BY: ALEX BROWN
A new grocery store that just opened in Copenhagen is challenging arbitrary expiration dates and unnecessary food waste to help curb hunger and exorbitant grocery store prices. The company, WeFood, opened last month under the belief that ugly and “expired” food deserves a home so long as it’s edible and that customers deserve a more realistic price for their food. To accomplish this goal, WeFood exclusively sells food past its expiry date, or those that other stores declined for their shape or minor blemishes.
WeFood aims to eliminate the stigma of expiration dates, which many abide by religiously despite their arbitrary nature. Expiry dates are little more than guesswork, and it discourages people from buying perfectly edible food, which mostly ends up in landfills and dumpsters. As incentive to curb the stigma, WeFood sells its food for up to half of its standard price.
WeFood / Facebook
According to NPR, over 130 million pounds of food are discarded by the world’s grocery stores every year. On their website, WeFood considers the ridiculousness of persisting global hunger that affects over 800 million people every day despite the enormous food waste that Denmark alone contributes over 700,000 tons a year to. Evidently, the company is not alone. WeFood gained massive support from a crowdfunding campaign, securing a million kroner (about $150,000 USD) to launch their first store by offering public shares and volunteering opportunities to contributors. The profits from WeFood’s venture will be funnelled into DanChurchAid’s mission of quelling hunger in underdeveloped nations, an NGO that helped launch the store.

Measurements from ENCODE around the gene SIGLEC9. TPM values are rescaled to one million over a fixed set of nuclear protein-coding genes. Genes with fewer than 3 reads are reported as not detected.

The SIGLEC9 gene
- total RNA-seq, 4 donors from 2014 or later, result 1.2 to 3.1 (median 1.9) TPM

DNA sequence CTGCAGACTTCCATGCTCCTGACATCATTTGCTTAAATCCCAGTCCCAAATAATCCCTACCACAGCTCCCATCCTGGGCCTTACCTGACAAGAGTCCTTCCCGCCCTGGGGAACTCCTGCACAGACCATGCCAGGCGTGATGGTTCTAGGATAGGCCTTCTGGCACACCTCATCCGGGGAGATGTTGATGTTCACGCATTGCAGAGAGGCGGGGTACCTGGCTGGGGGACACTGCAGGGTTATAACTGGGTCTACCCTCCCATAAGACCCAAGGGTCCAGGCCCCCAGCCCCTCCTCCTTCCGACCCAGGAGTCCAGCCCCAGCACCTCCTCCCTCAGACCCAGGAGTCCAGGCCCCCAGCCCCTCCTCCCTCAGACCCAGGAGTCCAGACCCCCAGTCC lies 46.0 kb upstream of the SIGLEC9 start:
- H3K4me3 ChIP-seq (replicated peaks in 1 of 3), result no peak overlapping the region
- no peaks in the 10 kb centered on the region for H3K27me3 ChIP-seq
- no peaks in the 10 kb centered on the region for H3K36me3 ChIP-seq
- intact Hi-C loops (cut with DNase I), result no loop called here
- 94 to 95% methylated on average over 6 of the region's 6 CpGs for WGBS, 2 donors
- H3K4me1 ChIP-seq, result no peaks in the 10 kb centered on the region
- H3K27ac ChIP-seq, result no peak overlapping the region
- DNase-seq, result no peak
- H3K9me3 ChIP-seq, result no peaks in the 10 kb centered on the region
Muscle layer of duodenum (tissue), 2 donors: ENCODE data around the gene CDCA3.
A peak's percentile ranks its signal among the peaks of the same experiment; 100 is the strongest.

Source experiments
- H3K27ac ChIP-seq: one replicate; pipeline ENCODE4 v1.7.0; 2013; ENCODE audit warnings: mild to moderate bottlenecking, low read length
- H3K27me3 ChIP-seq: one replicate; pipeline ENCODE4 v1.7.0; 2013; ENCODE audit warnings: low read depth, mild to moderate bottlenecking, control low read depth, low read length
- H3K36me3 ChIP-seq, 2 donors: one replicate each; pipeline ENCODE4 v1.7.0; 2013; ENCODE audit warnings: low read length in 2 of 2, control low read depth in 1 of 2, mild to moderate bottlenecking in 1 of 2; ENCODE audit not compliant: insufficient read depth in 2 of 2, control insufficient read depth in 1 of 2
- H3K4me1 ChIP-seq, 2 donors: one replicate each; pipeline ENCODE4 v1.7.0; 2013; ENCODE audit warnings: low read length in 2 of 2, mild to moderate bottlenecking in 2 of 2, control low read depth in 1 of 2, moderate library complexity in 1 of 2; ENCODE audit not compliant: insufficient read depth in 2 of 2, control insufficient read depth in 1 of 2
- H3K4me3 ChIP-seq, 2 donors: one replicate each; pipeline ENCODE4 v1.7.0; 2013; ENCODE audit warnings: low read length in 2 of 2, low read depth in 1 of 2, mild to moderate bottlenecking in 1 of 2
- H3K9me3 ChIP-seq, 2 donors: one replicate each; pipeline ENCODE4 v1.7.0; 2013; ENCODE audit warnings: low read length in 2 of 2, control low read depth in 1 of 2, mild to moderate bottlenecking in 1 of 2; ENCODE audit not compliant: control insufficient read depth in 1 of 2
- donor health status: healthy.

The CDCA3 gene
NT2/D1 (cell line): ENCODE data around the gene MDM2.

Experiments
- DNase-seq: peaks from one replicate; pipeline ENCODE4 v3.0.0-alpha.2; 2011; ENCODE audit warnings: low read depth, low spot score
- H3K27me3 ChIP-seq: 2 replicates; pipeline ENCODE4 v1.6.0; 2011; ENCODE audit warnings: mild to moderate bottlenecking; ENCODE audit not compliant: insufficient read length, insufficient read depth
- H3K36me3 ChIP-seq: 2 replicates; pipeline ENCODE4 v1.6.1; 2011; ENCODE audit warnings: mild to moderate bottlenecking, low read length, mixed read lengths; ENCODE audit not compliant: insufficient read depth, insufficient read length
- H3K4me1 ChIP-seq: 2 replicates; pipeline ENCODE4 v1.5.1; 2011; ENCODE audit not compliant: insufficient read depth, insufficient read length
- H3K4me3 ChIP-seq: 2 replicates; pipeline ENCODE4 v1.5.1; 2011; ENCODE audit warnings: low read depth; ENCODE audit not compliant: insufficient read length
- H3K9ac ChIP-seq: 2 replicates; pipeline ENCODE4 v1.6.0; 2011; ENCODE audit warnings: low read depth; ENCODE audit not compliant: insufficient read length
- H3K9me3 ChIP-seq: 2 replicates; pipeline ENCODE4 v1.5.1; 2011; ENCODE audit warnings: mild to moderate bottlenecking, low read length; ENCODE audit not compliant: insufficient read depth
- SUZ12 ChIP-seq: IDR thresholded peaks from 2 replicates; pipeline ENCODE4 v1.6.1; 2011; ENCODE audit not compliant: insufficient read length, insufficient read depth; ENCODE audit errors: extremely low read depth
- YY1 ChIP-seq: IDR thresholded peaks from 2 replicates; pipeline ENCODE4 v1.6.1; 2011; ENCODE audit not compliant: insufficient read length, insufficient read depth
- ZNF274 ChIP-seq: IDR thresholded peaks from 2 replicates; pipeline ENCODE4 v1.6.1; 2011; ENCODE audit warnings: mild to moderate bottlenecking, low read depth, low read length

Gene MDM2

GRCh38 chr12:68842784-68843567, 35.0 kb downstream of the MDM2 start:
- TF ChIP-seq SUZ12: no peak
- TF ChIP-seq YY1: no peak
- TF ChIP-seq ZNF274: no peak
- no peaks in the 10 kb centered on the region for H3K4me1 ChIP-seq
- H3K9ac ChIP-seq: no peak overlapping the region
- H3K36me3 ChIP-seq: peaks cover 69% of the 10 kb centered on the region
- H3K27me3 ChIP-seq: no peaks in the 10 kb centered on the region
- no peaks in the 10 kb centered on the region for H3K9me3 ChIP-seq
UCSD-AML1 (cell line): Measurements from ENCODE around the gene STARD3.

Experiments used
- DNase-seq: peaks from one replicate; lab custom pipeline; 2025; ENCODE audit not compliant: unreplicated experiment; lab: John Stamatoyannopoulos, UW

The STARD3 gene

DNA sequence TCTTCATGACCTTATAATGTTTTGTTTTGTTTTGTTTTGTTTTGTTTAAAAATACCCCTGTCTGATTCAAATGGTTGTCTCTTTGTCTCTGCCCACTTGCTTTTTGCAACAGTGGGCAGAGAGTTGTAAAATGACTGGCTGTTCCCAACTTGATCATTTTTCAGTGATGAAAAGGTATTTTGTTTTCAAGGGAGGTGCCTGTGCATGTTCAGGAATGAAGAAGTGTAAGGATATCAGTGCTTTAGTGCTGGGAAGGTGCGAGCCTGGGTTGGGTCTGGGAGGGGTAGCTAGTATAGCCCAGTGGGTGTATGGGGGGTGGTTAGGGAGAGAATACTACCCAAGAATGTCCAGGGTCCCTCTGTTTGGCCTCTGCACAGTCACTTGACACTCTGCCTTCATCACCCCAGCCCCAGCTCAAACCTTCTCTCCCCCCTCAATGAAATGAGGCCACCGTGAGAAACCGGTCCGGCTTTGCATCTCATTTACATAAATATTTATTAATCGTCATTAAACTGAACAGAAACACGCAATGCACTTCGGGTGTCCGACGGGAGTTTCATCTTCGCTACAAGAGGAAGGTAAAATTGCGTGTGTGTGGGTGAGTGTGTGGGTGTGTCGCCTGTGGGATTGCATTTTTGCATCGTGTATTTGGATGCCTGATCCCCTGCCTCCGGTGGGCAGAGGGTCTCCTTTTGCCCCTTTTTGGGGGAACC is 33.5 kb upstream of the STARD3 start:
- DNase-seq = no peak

As WeFood’s communication manager Jutta Weinkouff tells Tech Insider, “It is legal to sell products that have passed this date but the supermarkets do not. These items will be at WeFood.” Weinkouff also explains how supermarkets purposely order more food than they will likely sell, resulting in an unnecessary excess of discarded produce and food waste. This is due to major supermarkets discarding their massive stock of produce instead of sorting what’s edible. It is quicker, and thus cheaper, to simply throw out the whole lot. However, a practice that is easier or more profitable isn’t necessarily morally acceptable. WeFood believes in a more equitable distribution of food, and if that gives customers a break on the price, even better.
Should WeFood’s venture prove successful, the company plans to expand across the country. The prospect of similar ventures popping up in other parts of the world is what’s really exciting. As demand for unnecessarily discarded food increases, food waste and hunger will start to dwindle. And hopefully, for all of our sake, so will the price of supermarket avocados.